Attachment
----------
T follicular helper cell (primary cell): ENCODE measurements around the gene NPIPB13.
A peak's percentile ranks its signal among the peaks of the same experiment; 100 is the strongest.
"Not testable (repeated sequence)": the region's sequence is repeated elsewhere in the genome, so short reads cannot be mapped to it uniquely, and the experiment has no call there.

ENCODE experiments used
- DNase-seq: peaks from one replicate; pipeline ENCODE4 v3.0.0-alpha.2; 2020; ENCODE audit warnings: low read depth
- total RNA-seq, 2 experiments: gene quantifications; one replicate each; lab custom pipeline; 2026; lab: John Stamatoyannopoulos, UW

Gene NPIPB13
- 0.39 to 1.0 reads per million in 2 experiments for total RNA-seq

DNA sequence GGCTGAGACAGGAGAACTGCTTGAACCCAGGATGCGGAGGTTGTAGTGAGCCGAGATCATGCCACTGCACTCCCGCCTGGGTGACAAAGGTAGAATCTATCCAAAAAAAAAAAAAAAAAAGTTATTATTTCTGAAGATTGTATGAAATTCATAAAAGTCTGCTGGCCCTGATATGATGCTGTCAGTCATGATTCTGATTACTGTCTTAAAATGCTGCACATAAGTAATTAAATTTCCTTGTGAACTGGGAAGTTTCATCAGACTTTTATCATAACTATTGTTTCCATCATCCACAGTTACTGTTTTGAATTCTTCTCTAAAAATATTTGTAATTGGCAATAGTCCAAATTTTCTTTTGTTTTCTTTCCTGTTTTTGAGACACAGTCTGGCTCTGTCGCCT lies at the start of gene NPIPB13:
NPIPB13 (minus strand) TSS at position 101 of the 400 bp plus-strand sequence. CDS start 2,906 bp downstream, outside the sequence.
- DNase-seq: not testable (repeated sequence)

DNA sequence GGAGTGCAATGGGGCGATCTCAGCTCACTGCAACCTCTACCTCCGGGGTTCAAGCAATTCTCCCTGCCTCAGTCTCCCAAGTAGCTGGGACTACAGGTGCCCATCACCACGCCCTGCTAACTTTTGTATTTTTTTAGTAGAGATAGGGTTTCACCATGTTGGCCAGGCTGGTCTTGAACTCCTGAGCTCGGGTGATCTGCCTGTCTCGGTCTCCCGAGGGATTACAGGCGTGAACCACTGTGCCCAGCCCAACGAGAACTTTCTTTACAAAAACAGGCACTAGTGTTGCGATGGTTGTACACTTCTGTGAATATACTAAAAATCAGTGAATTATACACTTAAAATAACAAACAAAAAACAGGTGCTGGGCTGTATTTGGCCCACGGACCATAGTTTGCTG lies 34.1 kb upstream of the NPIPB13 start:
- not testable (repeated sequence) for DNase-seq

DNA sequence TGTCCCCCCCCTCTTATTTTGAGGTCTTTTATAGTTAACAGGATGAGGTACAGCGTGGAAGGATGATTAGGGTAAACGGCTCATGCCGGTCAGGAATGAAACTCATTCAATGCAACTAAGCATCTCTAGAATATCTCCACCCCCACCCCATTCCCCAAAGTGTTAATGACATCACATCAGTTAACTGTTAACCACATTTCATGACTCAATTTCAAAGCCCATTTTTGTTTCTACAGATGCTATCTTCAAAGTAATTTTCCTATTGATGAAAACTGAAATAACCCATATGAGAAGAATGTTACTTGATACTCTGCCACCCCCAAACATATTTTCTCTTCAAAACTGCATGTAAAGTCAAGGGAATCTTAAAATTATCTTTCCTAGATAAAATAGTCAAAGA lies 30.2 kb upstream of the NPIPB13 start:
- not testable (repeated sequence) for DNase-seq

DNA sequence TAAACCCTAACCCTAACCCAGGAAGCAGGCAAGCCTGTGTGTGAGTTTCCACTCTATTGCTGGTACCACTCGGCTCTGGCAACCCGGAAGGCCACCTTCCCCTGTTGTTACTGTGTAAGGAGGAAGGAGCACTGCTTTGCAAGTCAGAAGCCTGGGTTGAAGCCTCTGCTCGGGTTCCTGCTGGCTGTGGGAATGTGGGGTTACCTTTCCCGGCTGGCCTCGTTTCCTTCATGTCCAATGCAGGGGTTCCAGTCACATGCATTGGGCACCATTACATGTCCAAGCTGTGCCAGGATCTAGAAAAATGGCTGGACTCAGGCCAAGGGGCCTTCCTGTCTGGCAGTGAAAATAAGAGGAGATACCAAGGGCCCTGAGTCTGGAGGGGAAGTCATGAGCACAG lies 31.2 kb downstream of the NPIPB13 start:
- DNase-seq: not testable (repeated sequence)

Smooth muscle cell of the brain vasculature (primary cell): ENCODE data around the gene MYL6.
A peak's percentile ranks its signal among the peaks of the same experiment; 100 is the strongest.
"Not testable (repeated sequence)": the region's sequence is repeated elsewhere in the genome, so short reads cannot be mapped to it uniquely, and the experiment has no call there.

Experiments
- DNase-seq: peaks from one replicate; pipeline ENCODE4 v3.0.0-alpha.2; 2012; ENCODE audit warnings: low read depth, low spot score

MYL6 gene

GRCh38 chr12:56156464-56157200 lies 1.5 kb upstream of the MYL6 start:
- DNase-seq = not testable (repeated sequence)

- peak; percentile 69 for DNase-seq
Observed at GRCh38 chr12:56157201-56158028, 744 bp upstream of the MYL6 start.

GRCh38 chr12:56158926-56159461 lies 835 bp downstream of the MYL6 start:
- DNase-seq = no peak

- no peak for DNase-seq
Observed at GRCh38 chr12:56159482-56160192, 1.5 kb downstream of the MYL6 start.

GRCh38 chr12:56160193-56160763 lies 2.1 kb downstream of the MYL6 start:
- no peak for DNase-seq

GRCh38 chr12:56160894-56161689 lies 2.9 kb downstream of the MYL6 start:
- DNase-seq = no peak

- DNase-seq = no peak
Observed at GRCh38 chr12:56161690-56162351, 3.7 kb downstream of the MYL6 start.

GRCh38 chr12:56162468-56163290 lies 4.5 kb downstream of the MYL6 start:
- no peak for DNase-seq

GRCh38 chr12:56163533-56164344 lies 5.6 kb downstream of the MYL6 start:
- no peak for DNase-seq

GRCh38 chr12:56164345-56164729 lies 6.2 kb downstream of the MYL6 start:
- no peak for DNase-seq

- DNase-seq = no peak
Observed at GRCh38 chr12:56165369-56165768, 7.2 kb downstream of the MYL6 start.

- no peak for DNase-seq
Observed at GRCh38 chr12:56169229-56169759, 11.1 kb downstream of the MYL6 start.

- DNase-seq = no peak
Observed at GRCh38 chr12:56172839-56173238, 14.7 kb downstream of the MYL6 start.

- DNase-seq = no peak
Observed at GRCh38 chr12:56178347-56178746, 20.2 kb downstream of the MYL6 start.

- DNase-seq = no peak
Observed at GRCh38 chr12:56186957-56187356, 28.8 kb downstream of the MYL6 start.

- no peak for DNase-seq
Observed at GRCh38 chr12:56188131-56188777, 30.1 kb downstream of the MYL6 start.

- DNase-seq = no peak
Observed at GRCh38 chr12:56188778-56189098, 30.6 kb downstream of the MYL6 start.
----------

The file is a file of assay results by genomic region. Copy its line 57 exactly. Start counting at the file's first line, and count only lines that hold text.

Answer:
Observed at GRCh38 chr12:56188778-56189098, 30.6 kb downstream of the MYL6 start.